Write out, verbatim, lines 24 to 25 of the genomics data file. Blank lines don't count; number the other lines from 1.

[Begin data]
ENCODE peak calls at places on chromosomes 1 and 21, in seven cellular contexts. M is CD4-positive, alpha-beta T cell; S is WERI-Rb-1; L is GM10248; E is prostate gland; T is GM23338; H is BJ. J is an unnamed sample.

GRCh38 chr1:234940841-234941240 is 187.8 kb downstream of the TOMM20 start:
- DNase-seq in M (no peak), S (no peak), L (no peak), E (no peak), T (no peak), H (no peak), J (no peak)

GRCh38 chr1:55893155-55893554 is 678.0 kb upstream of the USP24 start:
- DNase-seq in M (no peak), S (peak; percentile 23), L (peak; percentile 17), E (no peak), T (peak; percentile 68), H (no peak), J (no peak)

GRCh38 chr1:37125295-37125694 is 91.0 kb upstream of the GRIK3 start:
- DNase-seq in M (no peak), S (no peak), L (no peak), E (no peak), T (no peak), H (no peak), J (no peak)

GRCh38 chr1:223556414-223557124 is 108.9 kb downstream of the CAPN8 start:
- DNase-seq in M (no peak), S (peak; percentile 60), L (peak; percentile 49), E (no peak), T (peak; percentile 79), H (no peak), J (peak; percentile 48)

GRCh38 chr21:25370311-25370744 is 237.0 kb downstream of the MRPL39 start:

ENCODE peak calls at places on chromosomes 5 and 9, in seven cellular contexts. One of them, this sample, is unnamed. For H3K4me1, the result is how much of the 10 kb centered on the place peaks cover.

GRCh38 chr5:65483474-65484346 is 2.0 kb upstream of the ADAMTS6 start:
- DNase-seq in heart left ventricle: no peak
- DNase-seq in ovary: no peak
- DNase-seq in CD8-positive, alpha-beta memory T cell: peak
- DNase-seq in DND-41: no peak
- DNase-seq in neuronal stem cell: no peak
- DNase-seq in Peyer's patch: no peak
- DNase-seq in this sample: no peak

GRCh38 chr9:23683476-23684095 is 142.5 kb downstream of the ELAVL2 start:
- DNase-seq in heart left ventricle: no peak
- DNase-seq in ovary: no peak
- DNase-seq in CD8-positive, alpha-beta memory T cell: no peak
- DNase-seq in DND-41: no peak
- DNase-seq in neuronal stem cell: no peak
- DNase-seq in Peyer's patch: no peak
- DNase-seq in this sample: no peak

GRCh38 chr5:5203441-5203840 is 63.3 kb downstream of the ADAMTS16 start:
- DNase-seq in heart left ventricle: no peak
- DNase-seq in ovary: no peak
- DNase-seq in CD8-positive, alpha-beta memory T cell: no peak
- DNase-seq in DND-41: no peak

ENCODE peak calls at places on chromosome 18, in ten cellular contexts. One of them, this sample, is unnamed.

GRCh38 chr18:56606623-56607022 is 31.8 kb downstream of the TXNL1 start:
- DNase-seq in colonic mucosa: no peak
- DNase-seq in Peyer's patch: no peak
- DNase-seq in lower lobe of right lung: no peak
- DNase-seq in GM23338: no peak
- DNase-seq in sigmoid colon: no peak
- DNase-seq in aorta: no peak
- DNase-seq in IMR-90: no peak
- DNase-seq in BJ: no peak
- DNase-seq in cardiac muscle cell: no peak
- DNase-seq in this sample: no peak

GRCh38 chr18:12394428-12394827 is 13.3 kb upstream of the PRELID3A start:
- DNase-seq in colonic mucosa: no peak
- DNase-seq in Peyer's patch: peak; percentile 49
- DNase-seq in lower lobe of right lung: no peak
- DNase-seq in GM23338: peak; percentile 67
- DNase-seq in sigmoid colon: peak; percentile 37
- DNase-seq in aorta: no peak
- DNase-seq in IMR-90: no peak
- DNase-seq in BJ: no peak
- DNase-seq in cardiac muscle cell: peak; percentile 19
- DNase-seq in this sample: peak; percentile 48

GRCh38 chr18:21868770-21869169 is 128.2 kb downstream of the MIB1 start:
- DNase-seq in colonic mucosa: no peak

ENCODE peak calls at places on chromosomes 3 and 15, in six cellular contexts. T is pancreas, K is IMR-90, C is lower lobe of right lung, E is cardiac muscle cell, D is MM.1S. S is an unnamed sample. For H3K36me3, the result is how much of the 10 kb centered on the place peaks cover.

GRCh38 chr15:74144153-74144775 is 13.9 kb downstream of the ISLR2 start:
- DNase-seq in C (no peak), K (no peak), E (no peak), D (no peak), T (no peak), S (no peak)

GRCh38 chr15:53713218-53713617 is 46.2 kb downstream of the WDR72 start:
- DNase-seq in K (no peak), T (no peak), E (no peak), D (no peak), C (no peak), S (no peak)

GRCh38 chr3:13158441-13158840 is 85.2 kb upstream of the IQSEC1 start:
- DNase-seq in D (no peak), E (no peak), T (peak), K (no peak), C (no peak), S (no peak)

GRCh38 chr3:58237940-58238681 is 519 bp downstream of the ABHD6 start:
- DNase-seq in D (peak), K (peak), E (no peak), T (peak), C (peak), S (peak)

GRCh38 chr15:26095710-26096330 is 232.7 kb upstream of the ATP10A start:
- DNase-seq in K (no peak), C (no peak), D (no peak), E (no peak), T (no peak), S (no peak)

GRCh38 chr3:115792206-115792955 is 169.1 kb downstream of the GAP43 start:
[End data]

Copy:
- DNase-seq in DND-41: no peak
- DNase-seq in neuronal stem cell: no peak